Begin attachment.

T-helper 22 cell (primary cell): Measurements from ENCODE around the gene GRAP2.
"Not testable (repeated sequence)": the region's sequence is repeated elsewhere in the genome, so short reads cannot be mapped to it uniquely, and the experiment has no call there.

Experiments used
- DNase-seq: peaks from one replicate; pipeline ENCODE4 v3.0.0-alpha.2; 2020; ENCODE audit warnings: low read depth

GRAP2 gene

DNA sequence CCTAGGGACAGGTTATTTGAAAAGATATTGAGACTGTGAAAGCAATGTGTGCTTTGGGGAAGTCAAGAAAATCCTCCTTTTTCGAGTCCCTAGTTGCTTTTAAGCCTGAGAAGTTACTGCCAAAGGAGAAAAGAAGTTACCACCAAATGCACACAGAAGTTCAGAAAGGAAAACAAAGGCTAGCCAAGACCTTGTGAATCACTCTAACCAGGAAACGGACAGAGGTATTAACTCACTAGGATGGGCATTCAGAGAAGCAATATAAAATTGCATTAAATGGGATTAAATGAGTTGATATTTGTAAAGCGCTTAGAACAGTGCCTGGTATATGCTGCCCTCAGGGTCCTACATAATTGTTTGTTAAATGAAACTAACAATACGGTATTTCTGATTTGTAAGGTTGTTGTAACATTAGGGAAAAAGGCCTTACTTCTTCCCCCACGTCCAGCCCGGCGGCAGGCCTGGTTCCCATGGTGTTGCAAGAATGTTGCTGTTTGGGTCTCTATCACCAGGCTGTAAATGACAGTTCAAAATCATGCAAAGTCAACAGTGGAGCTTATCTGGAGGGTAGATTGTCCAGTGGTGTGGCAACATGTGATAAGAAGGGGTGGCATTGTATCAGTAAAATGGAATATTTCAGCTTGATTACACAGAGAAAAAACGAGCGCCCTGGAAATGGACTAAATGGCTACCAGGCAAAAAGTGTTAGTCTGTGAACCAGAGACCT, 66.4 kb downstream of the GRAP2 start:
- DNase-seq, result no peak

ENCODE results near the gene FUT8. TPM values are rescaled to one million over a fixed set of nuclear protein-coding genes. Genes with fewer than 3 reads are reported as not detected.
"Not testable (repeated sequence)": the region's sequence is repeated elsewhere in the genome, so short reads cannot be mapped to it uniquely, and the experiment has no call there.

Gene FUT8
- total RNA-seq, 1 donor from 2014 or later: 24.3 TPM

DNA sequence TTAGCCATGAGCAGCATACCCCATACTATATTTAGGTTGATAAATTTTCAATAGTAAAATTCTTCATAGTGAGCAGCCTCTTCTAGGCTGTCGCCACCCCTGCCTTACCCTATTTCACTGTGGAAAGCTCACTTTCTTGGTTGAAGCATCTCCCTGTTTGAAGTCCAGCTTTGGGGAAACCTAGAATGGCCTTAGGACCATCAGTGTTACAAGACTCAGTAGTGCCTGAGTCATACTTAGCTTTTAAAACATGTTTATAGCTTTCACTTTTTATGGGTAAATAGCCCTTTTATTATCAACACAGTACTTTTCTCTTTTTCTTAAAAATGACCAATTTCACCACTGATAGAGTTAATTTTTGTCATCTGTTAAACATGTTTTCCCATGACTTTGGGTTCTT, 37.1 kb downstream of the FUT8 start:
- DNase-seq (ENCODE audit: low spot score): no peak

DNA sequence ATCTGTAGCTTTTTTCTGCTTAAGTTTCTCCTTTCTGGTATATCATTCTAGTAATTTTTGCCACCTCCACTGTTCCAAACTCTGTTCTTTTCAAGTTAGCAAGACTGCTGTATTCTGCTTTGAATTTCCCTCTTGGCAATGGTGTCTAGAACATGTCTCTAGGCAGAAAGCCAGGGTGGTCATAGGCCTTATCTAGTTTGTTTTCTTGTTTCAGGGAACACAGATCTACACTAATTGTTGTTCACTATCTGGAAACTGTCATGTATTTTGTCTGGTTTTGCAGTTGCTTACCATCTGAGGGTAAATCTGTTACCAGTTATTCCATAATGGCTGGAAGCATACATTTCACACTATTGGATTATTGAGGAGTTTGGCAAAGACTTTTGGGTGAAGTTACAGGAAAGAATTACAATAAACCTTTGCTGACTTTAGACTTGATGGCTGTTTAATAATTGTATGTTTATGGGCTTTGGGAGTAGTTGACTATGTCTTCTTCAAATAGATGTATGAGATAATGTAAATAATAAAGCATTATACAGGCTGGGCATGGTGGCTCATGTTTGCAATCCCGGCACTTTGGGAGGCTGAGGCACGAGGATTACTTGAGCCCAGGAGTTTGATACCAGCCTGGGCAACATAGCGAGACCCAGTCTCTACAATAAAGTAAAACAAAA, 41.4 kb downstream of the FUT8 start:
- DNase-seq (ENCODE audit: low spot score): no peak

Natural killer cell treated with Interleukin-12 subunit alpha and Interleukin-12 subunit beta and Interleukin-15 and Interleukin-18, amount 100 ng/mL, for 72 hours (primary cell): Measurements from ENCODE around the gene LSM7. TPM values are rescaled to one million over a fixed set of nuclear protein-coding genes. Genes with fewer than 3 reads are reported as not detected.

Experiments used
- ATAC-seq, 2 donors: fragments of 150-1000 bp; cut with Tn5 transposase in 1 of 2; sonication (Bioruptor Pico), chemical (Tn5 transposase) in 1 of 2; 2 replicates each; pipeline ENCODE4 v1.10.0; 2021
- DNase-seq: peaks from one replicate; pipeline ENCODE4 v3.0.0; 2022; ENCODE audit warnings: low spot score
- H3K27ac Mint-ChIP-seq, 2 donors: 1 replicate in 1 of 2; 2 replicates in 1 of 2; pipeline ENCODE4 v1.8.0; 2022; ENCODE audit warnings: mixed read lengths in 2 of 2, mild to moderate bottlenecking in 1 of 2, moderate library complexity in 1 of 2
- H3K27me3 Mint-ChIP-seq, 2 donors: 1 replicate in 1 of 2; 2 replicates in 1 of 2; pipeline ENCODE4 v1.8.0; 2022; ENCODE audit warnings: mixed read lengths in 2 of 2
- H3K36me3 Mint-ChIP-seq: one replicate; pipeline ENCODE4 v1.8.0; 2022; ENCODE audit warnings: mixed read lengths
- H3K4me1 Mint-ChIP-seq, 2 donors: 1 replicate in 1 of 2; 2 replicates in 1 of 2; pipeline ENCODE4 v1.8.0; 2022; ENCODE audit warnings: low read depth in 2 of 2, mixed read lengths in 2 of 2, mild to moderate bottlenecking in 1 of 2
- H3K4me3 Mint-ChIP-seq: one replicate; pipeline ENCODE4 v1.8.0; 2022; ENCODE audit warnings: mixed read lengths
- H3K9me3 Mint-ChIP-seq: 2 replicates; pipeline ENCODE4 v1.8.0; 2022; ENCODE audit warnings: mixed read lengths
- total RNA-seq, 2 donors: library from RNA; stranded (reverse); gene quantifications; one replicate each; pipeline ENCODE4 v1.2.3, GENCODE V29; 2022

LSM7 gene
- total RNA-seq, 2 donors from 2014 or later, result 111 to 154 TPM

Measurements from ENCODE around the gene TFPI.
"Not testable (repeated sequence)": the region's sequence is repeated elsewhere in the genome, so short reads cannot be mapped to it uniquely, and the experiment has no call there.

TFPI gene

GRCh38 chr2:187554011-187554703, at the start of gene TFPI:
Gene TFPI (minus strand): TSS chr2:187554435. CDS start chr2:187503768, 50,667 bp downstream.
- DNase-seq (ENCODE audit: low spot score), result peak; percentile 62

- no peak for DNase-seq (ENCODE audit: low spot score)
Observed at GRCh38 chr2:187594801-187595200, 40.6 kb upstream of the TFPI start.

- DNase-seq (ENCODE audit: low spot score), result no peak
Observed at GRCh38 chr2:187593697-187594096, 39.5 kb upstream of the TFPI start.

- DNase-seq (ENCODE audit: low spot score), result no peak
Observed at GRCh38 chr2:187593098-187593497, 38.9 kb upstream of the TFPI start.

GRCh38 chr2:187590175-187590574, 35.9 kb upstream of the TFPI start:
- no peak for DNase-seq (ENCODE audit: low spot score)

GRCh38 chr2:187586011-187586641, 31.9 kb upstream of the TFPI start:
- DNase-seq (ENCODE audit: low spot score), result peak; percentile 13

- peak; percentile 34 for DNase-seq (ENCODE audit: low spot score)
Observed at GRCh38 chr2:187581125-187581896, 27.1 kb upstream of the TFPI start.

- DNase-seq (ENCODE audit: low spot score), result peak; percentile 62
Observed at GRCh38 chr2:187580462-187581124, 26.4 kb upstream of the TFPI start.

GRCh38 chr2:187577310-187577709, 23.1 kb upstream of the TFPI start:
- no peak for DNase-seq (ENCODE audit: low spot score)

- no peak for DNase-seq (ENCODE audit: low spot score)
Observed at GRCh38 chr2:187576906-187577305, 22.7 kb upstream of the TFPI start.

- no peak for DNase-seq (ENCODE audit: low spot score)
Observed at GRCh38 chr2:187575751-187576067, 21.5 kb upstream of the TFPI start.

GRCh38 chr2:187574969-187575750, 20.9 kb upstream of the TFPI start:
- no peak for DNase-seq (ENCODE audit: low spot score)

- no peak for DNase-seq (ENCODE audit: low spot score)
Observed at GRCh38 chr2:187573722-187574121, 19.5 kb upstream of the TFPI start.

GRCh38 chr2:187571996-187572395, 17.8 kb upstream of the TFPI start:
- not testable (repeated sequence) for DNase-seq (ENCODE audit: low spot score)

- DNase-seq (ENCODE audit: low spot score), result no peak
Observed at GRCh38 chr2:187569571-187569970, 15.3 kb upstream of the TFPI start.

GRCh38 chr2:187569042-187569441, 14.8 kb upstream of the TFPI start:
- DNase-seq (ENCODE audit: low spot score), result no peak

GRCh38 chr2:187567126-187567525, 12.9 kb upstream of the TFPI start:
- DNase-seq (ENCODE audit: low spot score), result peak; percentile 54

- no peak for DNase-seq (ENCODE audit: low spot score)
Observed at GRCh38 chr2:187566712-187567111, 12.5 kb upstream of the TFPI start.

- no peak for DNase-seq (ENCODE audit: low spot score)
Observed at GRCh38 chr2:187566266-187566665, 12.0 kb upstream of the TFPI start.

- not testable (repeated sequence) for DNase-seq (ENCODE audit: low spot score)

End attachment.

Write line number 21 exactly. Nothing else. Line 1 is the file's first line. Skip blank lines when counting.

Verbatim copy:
- H3K27me3 Mint-ChIP-seq, 2 donors: 1 replicate in 1 of 2; 2 replicates in 1 of 2; pipeline ENCODE4 v1.8.0; 2022; ENCODE audit warnings: mixed read lengths in 2 of 2